New rules to stop deforestation caused by palm oil production can only succeed if brands and consumers buy larger amounts of oil certified as green and ethical, industry officials and environmental activists have explained.
The Kuala Lumpur-based Roundtable on Sustainable Palm Oil (RSPO) adopted new standards this month which include bans on cutting down forests or converting peatlands for oil palm plantations, and greater protection for labour and land rights.
Although Palm oil is the world’s most widely used edible oil, the industry has come under close scrutiny in recent years and it has been blamed for forest loss and fires, as well as the exploitation of workers.
Facing pressure to lock down standards from investors, buyers and retailers, the RSPO has faced the task of trying to appease members with different interests at a critical time for the industry.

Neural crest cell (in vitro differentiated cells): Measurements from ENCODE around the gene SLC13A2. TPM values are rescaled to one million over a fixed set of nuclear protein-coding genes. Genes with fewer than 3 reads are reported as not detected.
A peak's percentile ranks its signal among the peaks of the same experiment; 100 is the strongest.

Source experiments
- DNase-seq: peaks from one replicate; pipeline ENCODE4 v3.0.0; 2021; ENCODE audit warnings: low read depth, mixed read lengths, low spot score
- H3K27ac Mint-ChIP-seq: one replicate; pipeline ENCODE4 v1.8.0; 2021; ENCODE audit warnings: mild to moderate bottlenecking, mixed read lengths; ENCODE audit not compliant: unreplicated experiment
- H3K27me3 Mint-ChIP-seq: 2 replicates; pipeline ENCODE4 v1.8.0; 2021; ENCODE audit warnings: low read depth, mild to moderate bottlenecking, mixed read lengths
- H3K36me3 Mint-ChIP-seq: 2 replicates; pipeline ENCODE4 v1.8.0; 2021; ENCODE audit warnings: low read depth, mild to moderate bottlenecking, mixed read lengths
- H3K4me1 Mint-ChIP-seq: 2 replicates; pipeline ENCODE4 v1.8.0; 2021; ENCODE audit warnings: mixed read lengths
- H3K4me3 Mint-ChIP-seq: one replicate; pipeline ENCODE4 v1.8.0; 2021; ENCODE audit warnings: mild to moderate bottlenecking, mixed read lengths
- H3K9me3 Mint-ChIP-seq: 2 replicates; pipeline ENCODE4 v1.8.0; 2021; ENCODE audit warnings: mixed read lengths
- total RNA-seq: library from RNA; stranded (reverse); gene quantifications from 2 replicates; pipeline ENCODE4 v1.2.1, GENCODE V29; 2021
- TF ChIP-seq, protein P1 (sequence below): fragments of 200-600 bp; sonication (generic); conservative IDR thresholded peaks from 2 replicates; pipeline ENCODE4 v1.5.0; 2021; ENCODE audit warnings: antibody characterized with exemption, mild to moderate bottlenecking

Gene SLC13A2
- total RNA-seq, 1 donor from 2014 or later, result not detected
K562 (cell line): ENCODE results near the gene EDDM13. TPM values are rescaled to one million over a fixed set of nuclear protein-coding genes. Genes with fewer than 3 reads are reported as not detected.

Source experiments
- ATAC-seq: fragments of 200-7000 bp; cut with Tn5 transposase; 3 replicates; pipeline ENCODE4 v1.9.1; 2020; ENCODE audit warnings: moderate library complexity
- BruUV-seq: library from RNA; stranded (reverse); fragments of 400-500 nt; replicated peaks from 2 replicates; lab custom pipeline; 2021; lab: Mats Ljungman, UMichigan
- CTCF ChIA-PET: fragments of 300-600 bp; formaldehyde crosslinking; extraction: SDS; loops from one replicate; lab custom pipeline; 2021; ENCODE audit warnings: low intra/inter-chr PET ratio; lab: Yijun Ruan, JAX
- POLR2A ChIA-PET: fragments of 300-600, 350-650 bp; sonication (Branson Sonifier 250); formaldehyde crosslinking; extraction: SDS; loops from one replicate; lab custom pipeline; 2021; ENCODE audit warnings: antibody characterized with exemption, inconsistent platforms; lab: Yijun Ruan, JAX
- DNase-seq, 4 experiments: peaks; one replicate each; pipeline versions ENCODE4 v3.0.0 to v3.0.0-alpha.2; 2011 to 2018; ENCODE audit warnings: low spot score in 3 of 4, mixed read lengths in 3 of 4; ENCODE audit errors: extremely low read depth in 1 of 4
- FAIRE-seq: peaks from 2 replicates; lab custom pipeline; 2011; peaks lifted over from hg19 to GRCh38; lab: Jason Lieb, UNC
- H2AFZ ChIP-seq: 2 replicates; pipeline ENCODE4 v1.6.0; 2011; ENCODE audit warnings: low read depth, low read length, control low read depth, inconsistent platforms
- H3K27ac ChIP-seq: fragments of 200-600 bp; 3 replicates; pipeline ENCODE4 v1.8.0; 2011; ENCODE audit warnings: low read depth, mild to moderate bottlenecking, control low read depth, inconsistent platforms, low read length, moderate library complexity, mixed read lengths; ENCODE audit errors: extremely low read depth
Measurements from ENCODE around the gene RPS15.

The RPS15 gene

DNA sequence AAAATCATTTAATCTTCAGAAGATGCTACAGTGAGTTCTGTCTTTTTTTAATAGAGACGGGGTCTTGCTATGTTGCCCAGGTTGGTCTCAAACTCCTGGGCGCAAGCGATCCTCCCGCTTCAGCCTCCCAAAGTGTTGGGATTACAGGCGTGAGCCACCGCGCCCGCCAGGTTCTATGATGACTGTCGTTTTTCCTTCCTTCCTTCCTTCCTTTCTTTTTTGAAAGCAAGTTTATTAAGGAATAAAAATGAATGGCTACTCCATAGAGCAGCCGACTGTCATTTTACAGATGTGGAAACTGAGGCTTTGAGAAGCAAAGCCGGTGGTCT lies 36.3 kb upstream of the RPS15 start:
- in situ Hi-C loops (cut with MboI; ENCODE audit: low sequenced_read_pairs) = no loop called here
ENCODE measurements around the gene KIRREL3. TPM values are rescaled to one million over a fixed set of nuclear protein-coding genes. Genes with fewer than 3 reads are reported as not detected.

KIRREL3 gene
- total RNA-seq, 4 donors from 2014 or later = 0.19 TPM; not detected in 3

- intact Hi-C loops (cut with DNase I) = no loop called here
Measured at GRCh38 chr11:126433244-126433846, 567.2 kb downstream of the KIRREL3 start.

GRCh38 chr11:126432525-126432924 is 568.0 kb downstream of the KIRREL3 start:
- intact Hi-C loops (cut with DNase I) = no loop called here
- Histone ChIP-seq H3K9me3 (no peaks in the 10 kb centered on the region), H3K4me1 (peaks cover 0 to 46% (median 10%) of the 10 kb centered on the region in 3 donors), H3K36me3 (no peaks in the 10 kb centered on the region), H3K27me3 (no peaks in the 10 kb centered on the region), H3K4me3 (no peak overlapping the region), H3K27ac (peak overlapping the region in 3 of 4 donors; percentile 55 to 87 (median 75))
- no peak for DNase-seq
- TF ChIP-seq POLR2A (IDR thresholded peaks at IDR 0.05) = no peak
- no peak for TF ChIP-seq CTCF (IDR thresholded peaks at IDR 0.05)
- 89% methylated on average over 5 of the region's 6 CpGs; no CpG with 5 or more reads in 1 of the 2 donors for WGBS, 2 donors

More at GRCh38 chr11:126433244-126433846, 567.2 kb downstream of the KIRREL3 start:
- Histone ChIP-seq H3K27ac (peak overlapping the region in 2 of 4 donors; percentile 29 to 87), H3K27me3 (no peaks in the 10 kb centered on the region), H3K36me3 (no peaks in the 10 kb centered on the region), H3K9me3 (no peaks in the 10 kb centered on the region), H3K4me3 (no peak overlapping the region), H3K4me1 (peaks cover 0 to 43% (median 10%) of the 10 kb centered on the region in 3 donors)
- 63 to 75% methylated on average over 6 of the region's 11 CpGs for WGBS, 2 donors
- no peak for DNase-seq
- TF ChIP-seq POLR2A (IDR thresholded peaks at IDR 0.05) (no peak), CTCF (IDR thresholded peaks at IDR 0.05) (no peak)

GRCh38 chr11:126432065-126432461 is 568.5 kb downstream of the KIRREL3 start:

“The new RSPO is transforming the production of palm oil (but) where is the similar action in transforming the buying of sustainable palm oil?” explained Simon Lord, chief sustainability officer at Malaysia’s Sime Darby Plantation. “It isn’t there.”
Palm growers have claimed that it will cost more money to adhere to the new rules and that to justify the outlay, big brands and others need to ramp up demand for RSPO-certified palm oil.
Sustainable palm oil accounts for about a fifth of global production, at an estimated 12.3 million tons per year, and is sold at a premium — but demand only covers about half of supply.
While the new standards represent “a big leap forward” on environmental and social commitments, the risks of failure will be high without a fresh push to boost demand for certified palm oil, said Carl Bek-Nielsen, chief executive director of Malaysia-based United Plantations.
“Now it’s all about pushing demand and uptake. If that doesn’t happen … this great movement could disintegrate,” Carl commented, who is also co-chair of the RSPO.
For more information visit www.rspo.org.